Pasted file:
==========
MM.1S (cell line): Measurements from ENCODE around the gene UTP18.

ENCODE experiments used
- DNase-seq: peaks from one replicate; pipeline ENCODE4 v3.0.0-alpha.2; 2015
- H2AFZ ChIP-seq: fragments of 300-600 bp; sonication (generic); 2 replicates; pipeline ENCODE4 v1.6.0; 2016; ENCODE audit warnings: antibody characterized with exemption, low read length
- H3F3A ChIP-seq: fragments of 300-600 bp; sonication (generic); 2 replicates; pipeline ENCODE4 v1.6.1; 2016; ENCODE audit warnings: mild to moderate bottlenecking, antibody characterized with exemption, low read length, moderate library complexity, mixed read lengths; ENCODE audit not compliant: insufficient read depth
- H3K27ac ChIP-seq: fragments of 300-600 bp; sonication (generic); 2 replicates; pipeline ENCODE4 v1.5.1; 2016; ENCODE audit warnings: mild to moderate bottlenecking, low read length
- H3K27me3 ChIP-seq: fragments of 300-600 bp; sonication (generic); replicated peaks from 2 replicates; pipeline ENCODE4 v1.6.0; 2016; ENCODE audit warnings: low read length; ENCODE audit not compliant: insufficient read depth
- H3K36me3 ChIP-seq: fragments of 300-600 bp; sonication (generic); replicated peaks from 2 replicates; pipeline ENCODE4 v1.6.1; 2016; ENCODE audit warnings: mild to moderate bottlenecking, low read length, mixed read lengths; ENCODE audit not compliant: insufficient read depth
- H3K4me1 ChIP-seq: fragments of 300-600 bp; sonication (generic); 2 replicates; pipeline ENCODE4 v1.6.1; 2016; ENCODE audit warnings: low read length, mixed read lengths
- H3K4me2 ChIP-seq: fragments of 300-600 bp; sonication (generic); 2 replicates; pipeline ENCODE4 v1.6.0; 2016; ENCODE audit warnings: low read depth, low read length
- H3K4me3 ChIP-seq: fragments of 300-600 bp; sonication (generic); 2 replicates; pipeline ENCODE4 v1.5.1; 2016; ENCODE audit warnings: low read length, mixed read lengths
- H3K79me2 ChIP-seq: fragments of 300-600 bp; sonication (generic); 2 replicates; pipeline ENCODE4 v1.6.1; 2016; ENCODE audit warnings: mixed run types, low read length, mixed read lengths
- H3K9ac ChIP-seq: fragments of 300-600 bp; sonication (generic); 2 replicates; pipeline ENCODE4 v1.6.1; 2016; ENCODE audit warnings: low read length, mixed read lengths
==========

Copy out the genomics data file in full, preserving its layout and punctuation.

MM.1S (cell line): Measurements from ENCODE around the gene UTP18.

ENCODE experiments used
- DNase-seq: peaks from one replicate; pipeline ENCODE4 v3.0.0-alpha.2; 2015
- H2AFZ ChIP-seq: fragments of 300-600 bp; sonication (generic); 2 replicates; pipeline ENCODE4 v1.6.0; 2016; ENCODE audit warnings: antibody characterized with exemption, low read length
- H3F3A ChIP-seq: fragments of 300-600 bp; sonication (generic); 2 replicates; pipeline ENCODE4 v1.6.1; 2016; ENCODE audit warnings: mild to moderate bottlenecking, antibody characterized with exemption, low read length, moderate library complexity, mixed read lengths; ENCODE audit not compliant: insufficient read depth
- H3K27ac ChIP-seq: fragments of 300-600 bp; sonication (generic); 2 replicates; pipeline ENCODE4 v1.5.1; 2016; ENCODE audit warnings: mild to moderate bottlenecking, low read length
- H3K27me3 ChIP-seq: fragments of 300-600 bp; sonication (generic); replicated peaks from 2 replicates; pipeline ENCODE4 v1.6.0; 2016; ENCODE audit warnings: low read length; ENCODE audit not compliant: insufficient read depth
- H3K36me3 ChIP-seq: fragments of 300-600 bp; sonication (generic); replicated peaks from 2 replicates; pipeline ENCODE4 v1.6.1; 2016; ENCODE audit warnings: mild to moderate bottlenecking, low read length, mixed read lengths; ENCODE audit not compliant: insufficient read depth
- H3K4me1 ChIP-seq: fragments of 300-600 bp; sonication (generic); 2 replicates; pipeline ENCODE4 v1.6.1; 2016; ENCODE audit warnings: low read length, mixed read lengths
- H3K4me2 ChIP-seq: fragments of 300-600 bp; sonication (generic); 2 replicates; pipeline ENCODE4 v1.6.0; 2016; ENCODE audit warnings: low read depth, low read length
- H3K4me3 ChIP-seq: fragments of 300-600 bp; sonication (generic); 2 replicates; pipeline ENCODE4 v1.5.1; 2016; ENCODE audit warnings: low read length, mixed read lengths
- H3K79me2 ChIP-seq: fragments of 300-600 bp; sonication (generic); 2 replicates; pipeline ENCODE4 v1.6.1; 2016; ENCODE audit warnings: mixed run types, low read length, mixed read lengths
- H3K9ac ChIP-seq: fragments of 300-600 bp; sonication (generic); 2 replicates; pipeline ENCODE4 v1.6.1; 2016; ENCODE audit warnings: low read length, mixed read lengths